In the corporate world I coach agile teams. This includes helping programmers to apply practices such as testing and object oriented design in the context of existing systems that have grown convoluted and debilitating over time, making the application of such practices difficult.
Ever since test driven development took hold, people have been experimenting with different ways to deal with setting up and tearing down test objects and data (amongst other things).
Focussing on this particular concern (set up and tear down of test objects), this talk provides an overview of how the mainstream python tools have developed over time in this regard: unittest, nose and py.test. A bit of a wider context is also given in terms of two ideas pioneered by tools in other languages: the annotations of TestNG and resources of Smalltalk's SUnit. Two ideas that address problems beyond the reach of the tools themselves are also introduced, namely the "object mother" and "builder pattern".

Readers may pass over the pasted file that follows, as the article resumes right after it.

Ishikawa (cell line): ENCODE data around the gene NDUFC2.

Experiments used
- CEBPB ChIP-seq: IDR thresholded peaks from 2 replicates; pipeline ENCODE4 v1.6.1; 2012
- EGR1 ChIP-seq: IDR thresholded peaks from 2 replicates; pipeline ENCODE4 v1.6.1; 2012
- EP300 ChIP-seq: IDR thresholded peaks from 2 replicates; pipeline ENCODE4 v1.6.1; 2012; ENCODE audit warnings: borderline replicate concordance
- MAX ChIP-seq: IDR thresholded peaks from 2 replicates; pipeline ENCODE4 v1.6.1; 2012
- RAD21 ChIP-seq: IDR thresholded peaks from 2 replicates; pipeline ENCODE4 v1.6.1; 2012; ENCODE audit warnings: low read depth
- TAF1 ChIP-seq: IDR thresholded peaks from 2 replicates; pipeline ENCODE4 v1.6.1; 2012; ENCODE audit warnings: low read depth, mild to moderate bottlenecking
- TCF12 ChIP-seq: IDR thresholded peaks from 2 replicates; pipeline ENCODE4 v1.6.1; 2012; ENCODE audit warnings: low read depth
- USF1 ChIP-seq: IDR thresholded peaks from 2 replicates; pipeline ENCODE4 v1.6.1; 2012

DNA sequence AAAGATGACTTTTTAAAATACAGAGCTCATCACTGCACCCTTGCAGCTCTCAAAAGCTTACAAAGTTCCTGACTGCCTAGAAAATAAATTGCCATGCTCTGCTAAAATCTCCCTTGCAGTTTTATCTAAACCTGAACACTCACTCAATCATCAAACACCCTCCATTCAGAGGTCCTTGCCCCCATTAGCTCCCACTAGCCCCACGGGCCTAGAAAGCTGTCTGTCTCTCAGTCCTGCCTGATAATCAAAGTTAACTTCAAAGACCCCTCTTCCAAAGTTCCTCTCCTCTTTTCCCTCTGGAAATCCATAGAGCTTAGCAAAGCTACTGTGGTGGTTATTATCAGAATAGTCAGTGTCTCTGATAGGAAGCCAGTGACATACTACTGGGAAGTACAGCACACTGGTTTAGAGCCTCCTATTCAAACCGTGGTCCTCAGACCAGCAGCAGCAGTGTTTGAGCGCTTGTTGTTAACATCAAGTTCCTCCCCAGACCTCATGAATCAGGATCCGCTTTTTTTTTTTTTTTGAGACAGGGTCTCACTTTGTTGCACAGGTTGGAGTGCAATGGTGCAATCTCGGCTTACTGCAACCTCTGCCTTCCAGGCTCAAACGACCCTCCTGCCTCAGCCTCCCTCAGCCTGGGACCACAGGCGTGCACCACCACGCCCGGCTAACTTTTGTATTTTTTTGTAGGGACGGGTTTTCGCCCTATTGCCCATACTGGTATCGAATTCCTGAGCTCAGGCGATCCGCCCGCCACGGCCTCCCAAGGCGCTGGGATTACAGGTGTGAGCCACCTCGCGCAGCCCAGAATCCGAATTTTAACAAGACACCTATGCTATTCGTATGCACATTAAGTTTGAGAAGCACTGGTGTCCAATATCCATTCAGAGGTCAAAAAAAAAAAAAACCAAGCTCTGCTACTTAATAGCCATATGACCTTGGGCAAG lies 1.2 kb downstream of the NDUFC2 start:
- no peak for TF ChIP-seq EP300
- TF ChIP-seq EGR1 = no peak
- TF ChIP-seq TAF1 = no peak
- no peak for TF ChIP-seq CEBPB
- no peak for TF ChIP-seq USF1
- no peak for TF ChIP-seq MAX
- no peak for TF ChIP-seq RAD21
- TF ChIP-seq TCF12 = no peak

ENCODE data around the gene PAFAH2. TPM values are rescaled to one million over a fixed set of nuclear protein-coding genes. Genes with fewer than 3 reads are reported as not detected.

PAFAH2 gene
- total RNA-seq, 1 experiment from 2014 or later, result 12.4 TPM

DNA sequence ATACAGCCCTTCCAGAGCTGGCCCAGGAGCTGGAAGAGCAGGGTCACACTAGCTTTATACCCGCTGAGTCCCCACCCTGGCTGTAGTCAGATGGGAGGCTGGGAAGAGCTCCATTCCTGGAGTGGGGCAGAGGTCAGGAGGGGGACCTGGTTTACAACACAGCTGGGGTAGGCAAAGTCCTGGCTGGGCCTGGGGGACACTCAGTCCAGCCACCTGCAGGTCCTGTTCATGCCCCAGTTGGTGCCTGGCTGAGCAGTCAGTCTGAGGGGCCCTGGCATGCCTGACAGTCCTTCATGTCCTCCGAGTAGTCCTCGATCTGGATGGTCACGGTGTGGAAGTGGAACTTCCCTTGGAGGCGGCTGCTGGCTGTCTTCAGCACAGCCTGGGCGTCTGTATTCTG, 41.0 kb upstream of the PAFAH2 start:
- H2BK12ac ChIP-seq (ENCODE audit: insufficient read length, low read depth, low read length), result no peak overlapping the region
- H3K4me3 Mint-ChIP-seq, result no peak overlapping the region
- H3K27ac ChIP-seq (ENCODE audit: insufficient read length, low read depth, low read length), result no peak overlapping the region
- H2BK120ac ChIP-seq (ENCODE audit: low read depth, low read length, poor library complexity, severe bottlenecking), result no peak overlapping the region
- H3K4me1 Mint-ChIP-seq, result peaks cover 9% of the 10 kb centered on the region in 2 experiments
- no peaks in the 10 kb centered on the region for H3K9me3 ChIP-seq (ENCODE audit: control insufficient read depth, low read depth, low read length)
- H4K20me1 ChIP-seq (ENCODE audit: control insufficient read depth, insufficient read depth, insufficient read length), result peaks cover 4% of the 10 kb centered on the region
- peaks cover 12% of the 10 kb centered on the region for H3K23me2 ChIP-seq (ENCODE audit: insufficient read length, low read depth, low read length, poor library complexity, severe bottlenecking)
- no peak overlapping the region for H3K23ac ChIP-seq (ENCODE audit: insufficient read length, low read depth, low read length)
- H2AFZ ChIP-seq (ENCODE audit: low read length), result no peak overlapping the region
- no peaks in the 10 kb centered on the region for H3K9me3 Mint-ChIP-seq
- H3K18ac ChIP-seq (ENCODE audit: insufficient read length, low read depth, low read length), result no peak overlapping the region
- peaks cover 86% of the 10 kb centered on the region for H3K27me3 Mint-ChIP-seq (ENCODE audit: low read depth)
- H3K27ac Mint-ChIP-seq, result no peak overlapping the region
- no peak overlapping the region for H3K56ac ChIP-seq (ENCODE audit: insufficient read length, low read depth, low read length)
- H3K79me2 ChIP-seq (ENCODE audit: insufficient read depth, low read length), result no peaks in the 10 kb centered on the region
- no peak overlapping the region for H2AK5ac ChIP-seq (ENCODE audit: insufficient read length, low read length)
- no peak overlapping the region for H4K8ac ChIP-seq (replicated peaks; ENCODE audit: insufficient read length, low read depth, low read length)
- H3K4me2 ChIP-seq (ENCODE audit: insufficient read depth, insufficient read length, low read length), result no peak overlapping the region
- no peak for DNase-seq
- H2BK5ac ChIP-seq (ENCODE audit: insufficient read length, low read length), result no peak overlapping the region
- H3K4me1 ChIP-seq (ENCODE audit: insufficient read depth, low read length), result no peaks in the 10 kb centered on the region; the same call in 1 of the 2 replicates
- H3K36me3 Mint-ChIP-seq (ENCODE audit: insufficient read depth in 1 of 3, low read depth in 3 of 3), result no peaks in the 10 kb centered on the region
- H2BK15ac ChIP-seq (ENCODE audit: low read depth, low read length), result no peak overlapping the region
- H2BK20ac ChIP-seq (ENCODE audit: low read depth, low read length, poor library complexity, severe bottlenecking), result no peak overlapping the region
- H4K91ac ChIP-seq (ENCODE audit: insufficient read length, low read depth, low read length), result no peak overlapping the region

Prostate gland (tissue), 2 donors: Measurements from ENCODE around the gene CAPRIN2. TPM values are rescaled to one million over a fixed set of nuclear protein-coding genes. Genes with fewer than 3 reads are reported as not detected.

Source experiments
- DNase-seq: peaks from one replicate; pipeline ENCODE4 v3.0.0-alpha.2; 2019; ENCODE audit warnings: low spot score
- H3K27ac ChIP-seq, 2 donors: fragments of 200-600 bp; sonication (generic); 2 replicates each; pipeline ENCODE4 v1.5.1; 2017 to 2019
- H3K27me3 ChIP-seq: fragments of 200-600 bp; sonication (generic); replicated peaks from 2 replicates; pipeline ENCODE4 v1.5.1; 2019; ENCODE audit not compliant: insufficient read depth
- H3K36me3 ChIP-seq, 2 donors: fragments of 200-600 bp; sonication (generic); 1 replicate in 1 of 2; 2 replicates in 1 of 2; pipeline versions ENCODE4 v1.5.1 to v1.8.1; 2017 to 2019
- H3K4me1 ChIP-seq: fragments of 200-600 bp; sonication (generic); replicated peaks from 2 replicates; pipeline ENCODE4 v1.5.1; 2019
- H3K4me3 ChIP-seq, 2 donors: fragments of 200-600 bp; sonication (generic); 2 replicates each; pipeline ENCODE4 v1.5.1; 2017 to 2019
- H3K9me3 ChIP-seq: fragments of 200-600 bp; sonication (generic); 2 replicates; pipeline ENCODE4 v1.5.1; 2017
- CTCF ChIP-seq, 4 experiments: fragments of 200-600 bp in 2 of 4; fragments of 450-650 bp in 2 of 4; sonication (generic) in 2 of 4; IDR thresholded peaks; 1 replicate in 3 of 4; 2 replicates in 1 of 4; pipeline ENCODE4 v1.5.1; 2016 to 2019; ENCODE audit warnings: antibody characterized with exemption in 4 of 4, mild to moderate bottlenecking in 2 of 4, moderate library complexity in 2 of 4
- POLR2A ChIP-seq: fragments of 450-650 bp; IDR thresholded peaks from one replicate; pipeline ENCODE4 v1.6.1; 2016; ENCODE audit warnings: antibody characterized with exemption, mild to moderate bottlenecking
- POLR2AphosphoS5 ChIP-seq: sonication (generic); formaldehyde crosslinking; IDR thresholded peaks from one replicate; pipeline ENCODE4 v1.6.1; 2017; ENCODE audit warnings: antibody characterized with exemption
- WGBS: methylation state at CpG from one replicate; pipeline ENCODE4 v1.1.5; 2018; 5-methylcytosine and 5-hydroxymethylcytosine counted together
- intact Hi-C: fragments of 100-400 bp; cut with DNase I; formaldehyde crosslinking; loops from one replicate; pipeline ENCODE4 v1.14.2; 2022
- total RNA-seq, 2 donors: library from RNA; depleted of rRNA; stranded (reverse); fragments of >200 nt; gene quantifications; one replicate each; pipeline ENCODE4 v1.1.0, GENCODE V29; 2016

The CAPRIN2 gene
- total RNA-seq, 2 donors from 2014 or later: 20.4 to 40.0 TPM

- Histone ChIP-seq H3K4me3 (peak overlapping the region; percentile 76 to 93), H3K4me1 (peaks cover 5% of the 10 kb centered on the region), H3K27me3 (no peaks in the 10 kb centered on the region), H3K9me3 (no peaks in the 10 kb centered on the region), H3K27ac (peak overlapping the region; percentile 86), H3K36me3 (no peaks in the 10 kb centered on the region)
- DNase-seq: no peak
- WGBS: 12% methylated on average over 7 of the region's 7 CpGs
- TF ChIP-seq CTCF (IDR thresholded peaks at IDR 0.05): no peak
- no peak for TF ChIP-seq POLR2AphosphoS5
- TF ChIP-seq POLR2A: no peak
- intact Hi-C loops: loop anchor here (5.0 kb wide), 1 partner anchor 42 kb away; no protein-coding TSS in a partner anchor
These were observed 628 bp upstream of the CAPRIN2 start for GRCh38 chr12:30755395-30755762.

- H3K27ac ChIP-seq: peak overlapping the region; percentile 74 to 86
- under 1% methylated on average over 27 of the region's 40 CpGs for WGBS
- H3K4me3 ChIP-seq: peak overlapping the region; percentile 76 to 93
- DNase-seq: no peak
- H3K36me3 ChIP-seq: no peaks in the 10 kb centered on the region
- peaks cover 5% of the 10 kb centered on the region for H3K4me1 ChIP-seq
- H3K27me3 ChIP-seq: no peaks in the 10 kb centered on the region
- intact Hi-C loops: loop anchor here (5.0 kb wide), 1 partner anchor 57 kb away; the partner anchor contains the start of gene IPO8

Against the backdrop of this overview, I also show some of our own experiments (as part of the Reahl project) to translate a combination of the object mother and the builder pattern into Python -- with surprising results.
The talk is aimed at people interested in improving the ways we can do set up for tests and people who are generally interested in how tests can be made easier to write and more useful. I hope to stimulate more thoughts around the topic against the backdrop of a slight overview. The talk is accessible to newcomers to this topic as well.